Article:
"Neither current events nor history show that the majority rules or ever did rule. The contrary I think is true."
Jefferson Davis, reflecting on the American Civil War.
Months ago, I heard a Newsweek reporter refer to America as "the world's leading democracy" on my short-wave radio. I searched my complimentary election issue of Newsweek, but missing among the stories of political consultants, campaign analysis, and Beltway intrigue was the one fact that would have proven his statement: voter turnout. I assumed it was so low they were embarrassed to publish it. I've since heard it was the lowest since the 1920s.
Voter apathy is a serious problem in a democracy. Sure Americans have the right to vote, but the majority apparently consider that right worthless, or at least not worth the time and effort it takes to vote.
Who really has the power? These apathetic voters or the campaign contributors who can give hundreds of thousands of dollars to both parties?
While you're just recovering from the elections, in Papua New Guinea elections will be held in June. It's a parliamentary system that on paper is very egalitarian. Each region elects a member to Parliament, and he has influence in governmental appointments and has discretionary spending, rumored to be slush funds. It gets intense in some places, and there has already been violence in the Highlands. I hear ballot judges need to be airlifted in helicopters.
Locally, I've just seen grassroots campaigning: posters, handouts, marches, rallies with singing, hand shaking, etc. And promises. Lots of promises.
I listened to two minutes of a campaign speech, and it was enough for me. I was unhappy with the provincial governor from the start when his visit disrupted my classes. Sure he's indirectly responsible for running the school, but he came to campaign. We shouldn't give him a captive audience of students. In 90 seconds he referred to his university degree in economics three times. That was to convince us he wasn't full of it I guess. I'm insulted by the mere suggestion that his "maus wara" is more important than my math lectures.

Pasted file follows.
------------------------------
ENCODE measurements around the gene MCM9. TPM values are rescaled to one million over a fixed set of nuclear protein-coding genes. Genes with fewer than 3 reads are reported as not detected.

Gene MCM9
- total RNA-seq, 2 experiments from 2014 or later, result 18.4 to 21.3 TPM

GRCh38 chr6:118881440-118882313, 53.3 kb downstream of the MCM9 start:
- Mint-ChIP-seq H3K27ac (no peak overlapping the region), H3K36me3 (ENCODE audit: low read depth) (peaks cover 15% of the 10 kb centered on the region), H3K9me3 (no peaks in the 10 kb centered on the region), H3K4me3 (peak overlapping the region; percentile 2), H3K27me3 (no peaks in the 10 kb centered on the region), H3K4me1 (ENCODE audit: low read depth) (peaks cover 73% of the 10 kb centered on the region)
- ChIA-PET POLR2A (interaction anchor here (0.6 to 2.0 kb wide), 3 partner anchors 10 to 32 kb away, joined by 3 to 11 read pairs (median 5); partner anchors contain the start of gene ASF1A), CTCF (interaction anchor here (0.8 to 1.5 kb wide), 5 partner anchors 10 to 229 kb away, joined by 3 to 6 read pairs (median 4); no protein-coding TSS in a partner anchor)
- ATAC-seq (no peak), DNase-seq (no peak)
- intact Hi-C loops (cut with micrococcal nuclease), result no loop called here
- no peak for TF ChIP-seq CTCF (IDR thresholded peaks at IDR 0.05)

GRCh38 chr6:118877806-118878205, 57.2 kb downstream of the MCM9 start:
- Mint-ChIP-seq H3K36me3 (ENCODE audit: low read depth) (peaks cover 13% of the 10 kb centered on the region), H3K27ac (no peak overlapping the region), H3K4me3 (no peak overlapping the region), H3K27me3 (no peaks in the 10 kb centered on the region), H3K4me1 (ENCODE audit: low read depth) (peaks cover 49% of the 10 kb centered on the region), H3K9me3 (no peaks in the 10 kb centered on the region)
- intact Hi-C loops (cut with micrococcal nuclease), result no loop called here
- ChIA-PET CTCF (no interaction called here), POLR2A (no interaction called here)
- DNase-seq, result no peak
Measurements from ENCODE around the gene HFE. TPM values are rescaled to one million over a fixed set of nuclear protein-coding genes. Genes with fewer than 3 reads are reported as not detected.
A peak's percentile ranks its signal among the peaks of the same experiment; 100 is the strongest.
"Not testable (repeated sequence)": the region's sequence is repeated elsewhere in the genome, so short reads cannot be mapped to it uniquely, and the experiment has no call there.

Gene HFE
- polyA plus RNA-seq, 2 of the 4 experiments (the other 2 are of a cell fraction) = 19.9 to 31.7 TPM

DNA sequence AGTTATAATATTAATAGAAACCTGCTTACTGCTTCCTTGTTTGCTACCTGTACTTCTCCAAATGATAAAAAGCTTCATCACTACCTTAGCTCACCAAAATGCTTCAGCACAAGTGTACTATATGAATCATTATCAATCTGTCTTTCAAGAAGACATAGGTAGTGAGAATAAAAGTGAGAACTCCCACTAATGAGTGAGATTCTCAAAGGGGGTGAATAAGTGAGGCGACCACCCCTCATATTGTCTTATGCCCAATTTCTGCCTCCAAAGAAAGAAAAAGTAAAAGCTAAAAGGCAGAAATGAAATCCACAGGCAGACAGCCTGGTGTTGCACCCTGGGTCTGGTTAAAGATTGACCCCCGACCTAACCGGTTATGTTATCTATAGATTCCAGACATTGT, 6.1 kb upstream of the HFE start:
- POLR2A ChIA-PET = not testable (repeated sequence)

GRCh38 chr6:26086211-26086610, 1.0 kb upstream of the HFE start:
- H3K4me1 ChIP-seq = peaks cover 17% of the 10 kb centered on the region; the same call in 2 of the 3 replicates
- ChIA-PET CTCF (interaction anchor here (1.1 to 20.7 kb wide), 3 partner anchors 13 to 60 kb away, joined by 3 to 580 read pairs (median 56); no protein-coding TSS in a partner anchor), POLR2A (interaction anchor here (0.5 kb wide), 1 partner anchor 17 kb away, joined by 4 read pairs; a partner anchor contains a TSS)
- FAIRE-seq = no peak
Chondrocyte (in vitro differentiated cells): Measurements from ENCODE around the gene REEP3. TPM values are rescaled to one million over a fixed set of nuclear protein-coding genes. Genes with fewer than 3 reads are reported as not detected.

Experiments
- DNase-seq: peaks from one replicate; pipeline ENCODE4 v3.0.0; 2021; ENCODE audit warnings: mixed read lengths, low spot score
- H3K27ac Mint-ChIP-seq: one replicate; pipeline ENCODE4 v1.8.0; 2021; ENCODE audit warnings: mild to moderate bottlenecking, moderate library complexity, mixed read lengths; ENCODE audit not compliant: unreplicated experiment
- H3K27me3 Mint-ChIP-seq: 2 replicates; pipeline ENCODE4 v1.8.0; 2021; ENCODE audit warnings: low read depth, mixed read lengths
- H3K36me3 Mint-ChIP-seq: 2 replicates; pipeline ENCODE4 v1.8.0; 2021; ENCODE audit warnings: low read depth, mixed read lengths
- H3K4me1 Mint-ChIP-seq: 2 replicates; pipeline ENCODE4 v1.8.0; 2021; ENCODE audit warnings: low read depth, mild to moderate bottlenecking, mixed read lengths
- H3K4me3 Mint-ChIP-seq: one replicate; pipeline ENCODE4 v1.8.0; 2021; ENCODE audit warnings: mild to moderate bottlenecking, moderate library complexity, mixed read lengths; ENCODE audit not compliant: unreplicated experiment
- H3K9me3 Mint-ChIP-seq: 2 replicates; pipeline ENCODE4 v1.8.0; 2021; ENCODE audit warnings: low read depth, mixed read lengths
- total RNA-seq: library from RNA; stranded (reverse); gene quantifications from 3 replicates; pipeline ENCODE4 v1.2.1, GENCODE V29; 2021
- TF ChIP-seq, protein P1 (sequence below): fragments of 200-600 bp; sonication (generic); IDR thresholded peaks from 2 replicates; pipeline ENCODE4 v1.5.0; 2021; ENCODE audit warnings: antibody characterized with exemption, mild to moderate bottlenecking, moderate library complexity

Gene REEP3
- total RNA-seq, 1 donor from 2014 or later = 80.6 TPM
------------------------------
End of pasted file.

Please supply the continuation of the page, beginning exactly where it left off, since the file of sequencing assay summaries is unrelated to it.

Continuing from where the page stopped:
I see two reactions in voters here. One is apathy: "All politicians are corrupt. They're liars. My vote doesn't matter." This was vented by some in the recent civil unrest in Port Moresby. On Australian television, I saw a correspondent report looters as saying they were just doing what politicians did.
Others support a candidate. In our area at least, it's very localized. If you know the candidate, if he or she is from your village, you might benefit. One teacher has a clan member running and his priority is to build a road through their village to Aitape. Of course, all the candidates promise new roads. Another teacher has a cousin-brother running up in the highlands of Sandaun. If he wins, my friend is hoping for a scholarship, maybe a visit to Minnesota.
Our system seems more sophisticated, but politics is crude. Candidates that tell the whole truth don't usually get elected. What does that tell you? As Raymond Chandler wrote about politics, "It asks for the highest type of men, and there's nothing in it to attract the highest type of men."
(Michael Jacobson was a reporter for the Paynesville Press before joining the Peace Corps.)
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